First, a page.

Amicus Productions presents actor/playwright Jeff Daniels’ touching comedy, Apartment 3A, at The Papermill Theatre, Jan 31 – Feb 2 and Feb 7-9 at 8p.m. and Feb 3 & 9 at 2p.m. Tickets are $22 regular, $20 for seniors and $18 for students. Group rates are available. For tickets or information, please call 416-860-6176 or email firstname.lastname@example.org. All seating is reserved.
Apartment 3A tells the story of Annie who, on discovering her boyfriend making love to a woman on her dining room table, concludes that she has once again “failed” at love. Out goes the boyfriend, out goes grandma’s dining room table and Annie moves to Apartment 3A. Cue the neighbour from across the hall who enters her life in the same way as he has entered her apartment: without permission. This perplexing neighbour cautions her not to fall in love with him because he is madly in love with his wife. Annie will also be pursued by a colleague at work; a non-descript fellow who is smitten and refuses to take no for an answer. Will Annie trust love again and will it be with either of these two guys?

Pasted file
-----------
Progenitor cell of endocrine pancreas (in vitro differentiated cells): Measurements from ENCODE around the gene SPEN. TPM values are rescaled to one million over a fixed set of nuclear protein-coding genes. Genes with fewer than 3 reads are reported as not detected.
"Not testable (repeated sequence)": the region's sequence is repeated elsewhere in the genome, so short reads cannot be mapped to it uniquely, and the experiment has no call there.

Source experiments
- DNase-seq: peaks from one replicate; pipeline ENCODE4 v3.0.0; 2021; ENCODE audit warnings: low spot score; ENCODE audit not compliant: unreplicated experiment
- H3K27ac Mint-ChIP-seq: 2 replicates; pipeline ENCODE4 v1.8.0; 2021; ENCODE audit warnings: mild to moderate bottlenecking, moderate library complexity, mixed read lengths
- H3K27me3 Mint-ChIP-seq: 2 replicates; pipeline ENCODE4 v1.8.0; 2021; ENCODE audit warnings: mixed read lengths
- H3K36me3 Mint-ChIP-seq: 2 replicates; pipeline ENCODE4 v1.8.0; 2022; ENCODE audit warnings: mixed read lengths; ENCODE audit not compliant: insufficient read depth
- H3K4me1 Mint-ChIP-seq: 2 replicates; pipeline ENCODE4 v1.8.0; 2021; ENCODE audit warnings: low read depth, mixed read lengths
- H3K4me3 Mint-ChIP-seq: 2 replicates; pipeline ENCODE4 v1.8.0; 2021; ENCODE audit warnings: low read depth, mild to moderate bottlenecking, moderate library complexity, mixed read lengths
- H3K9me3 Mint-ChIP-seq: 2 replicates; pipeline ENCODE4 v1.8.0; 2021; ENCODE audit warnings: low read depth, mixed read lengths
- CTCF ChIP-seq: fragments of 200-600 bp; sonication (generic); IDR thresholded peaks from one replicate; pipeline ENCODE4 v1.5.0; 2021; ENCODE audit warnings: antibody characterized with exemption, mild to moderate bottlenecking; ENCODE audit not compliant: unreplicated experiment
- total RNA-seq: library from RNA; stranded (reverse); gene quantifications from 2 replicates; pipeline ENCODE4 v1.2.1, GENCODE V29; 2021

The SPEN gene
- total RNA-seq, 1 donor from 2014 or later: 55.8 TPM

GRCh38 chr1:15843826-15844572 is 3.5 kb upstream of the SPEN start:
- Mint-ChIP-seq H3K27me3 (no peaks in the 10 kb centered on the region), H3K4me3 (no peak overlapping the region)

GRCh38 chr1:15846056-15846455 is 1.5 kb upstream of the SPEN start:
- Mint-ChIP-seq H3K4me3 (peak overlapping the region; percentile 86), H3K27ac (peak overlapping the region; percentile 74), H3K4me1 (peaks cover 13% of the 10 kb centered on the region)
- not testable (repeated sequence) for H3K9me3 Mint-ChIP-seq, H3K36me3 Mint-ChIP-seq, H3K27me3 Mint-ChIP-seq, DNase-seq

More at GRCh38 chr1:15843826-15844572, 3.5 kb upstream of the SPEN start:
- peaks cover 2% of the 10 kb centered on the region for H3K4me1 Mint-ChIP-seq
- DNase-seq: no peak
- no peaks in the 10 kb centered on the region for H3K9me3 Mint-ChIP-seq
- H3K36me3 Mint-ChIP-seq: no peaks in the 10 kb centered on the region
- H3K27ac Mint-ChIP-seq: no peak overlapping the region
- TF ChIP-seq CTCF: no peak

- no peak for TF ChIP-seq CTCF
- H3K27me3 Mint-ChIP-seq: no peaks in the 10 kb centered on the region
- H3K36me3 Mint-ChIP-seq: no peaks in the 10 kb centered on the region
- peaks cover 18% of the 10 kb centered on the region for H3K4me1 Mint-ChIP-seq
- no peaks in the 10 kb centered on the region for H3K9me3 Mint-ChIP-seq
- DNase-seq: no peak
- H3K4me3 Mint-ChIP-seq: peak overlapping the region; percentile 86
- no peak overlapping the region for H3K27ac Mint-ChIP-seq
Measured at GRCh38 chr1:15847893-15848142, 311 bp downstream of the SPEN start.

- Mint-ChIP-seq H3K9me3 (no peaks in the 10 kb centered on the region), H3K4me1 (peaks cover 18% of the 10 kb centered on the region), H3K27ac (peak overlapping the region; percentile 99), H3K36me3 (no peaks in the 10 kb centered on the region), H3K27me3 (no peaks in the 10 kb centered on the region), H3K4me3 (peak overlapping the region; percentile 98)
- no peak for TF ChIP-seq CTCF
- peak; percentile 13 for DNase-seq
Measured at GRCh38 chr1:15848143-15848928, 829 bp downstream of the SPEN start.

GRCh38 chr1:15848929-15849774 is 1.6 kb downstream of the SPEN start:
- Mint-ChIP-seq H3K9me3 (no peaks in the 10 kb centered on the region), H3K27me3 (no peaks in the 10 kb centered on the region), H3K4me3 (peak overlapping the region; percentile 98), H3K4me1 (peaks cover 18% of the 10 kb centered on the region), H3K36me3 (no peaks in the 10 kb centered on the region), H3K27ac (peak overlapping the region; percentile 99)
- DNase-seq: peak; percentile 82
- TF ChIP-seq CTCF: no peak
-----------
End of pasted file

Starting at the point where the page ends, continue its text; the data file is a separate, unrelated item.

The play features Erin Jones as Annie; Scott Simpson as Donald; Greg Corkum as Elliot; Candi Zell as Dal; and Meg Gibson as Tony. The play is directed by Chris Coculuzzi, who will be familiar to Amicus audiences as Chris Keller in last year’s production of All My Sons as well as Hyde #3 in our first production this season, Dr. Jekyll and Mr. Hyde. Chris has been directing as well as acting for many years, especially with Upstart Crow Theatre Group, an independent theatre company and a frequent contributor to the Toronto Fringe Festival. This past summer he directed Piecing Together Pauline, an original play he co-wrote with Roxanne Deans for the 2012 Fringe Festival.
Jeff Daniels has had varied career, with leading roles in classic comedies such as The Purple Rose of Cairo, Dumb and Dumber and The Squid and The Whale, and currently can be seen in Looper and Aaron Sorkin’s The Newsroom; Apartment 3A was written for his own theatre company, The Purple Rose Theatre Company in Michigan and also enjoyed a well-reviewed run in New York.